Goldsmiths faces 20% budget cuts as arts subjects are not prioritised in Browne’s report

Students protest outside Goldsmiths. Photo: Jade Impleton-Jackman Lord Browne's review into university funding, released today, suggests that public money should be focussed on the teaching of "priority subjects" such as science, medicine and languages.

Students protest outside Goldsmiths. Photo: Jade Impleton-Jackman

Lord Browne’s review into university funding, released today, suggests that public money should be focussed on the teaching of “priority subjects” such as science, medicine and languages.

As a mainly arts-based university, students and academics at Goldsmiths College fear cuts in jobs and courses. A leading educational institution on the East London line, the cuts could also be dire for local Lewisham people who are employed by the college.

The report states that the aim is to sustain courses which produce graduates with skills that are predicted to be in shortage and are in the public’s interest.

Courses such as media, fine art and drama face falling to the bottom of the government’s funding priority list despite the UK having the largest creative industry in the world relative to GDP.

A spokesperson for Goldsmiths, University of London said:

“We now need to consider the detail of the new systems proposed by Lord Browne, which cover many issues facing students and universities. The Government’s response to the Browne review, and the Comprehensive Spending Review, are critical in understanding how any new system might work and what resources might be available to support it.”

Lord Browne’s review also calls for the £3,290 cap on fees, which students borrow in loans, to be abolished. Instead, universities will be entering a free market in fees, which could see them charging up to £12,000 a year for a degree course.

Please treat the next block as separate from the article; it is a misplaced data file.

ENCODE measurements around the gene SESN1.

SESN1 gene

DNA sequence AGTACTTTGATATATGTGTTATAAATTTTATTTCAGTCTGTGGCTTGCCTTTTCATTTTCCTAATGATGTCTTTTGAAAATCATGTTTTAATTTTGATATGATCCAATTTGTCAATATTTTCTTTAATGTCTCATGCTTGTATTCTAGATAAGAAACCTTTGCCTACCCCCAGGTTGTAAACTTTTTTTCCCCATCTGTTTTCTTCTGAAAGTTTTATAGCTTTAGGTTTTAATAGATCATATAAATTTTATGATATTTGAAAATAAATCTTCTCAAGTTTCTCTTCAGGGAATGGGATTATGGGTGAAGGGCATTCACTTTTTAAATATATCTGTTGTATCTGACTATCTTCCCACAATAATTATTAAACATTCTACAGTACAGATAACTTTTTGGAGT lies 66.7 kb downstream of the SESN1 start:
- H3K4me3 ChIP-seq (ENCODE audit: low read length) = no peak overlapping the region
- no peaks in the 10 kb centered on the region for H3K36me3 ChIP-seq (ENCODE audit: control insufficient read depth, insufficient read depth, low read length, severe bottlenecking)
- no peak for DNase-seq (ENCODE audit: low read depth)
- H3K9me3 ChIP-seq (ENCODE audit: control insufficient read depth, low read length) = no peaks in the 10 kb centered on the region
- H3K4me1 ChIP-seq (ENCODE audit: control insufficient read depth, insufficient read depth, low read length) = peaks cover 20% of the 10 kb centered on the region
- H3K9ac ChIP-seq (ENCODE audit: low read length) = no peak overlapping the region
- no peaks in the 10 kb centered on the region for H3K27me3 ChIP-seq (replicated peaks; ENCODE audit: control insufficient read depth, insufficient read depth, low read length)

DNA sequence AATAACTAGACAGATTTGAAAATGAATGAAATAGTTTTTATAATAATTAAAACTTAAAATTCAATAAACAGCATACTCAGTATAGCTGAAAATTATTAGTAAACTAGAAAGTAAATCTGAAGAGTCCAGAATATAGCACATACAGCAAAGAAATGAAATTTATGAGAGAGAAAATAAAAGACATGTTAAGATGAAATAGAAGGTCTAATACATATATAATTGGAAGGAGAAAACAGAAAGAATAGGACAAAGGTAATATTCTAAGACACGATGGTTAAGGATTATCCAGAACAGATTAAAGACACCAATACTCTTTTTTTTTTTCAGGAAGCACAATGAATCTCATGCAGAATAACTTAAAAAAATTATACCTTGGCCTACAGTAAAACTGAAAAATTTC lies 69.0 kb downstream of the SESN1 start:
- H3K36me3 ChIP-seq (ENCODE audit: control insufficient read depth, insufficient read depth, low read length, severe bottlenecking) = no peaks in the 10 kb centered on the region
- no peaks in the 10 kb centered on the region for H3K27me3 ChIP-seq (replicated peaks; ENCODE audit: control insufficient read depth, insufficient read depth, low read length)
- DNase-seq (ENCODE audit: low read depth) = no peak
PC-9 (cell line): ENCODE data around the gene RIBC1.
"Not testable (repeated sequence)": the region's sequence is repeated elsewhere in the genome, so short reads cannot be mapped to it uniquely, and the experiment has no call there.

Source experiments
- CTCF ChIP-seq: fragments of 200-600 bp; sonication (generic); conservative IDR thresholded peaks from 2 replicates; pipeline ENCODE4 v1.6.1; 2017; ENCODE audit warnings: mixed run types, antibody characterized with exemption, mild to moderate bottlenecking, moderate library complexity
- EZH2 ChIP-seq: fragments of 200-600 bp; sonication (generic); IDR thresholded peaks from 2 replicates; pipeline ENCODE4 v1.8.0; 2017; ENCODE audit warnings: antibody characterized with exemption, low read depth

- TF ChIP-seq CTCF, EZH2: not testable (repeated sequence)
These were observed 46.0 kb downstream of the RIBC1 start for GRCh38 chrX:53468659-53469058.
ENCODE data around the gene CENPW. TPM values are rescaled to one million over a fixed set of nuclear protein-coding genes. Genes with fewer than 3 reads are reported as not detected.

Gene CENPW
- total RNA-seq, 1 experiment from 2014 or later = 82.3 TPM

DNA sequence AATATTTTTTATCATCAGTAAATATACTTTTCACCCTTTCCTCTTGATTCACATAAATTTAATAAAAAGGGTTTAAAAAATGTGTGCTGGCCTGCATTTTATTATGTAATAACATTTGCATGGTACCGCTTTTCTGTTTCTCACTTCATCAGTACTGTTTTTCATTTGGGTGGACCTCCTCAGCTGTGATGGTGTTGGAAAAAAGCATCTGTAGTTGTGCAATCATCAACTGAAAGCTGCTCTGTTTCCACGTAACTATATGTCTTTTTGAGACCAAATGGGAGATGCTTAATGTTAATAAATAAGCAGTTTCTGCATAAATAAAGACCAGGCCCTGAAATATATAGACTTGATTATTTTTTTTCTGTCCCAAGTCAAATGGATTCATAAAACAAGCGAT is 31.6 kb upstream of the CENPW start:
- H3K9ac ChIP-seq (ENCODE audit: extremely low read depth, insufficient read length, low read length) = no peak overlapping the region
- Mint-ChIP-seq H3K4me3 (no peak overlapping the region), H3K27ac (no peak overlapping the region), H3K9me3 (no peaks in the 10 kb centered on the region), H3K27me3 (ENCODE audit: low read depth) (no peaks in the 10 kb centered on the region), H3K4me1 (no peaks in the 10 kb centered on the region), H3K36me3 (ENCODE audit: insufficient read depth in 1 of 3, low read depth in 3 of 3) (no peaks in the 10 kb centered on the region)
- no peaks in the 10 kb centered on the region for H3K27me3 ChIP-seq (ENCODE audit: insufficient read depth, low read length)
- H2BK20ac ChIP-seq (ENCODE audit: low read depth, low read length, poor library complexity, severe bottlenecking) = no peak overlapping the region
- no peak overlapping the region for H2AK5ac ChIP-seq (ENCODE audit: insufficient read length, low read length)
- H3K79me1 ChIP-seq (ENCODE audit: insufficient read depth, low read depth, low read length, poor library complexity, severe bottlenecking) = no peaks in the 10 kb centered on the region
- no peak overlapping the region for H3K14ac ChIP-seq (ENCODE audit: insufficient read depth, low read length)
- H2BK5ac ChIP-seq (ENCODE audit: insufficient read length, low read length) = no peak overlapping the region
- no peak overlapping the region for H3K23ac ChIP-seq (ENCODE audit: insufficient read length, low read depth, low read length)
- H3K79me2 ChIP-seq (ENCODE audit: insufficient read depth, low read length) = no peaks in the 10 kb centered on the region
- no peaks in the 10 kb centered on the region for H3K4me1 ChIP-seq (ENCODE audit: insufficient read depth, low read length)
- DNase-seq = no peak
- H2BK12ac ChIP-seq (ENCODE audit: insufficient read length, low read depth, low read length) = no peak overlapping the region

The government has indicated that it supports the main thrust of the report, and will be implementing its recommendations for students entering university in 2012. According to Hugh Jones, Registrar and Secretary at Goldsmiths,  this will mean that teaching grants will be dramatically reduced if not entirely eliminated at Goldsmiths.

If nothing is done to counter this the university’s income will be reduced by about £15m  per year over the next few years – about 20% of its income. However, he also points out that the review opens up some possibilities for Goldsmiths, now that part-time students are eligible for loans to support tuition fees.

John Wadsworth, Senior Lecturer in Education at Goldsmiths College and President of Goldsmiths UCU, said:

“The publication of the much leaked Browne Report heralds a massive hike in tuition fees. University staff and students will feel the full impact of these measures.

“It is crucial that we mobilise effectively and demonstrate the strength of our collective opposition to the coalition government’s plans.”

Neil Cafferky, a member of Socialist Students, told East London Lines:

“The Browne review [will] reduce funding for humanity courses. It’s part of cuts we’re seeing across the board around the country. There have also been huge bailouts for the banks and students are paying the price.

“It’s not just working class people who will be affected; it’s big layers of the middle classes. Education will just be a privilege for rich people in this country and rich people from other countries. People living here will miss out even though their tax and their parent’s tax money is paying for it.”

Maxim Fernandez, 28, a former Goldsmiths student, who works in new media, said:

“It’s a good thing I got university out of the way when I did. In a few years it won’t be possible for people like me.”

Grace Gargini,  20, a current Goldsmiths student, said:

“It seems now that the Tories are back in power, we are reverting back to old ways of thinking. Only the elite get the chance to be educated.”

UCU and the NUS are collaborating on the ‘Fund our Future: Stop Education Cuts’ campaign and have organized a national demonstration on Wednesday 10th November.

Reporting by: Jade Impleton-Jackman and Hanna Woodside

One Response

  1. Catfish3 October 12, 2010

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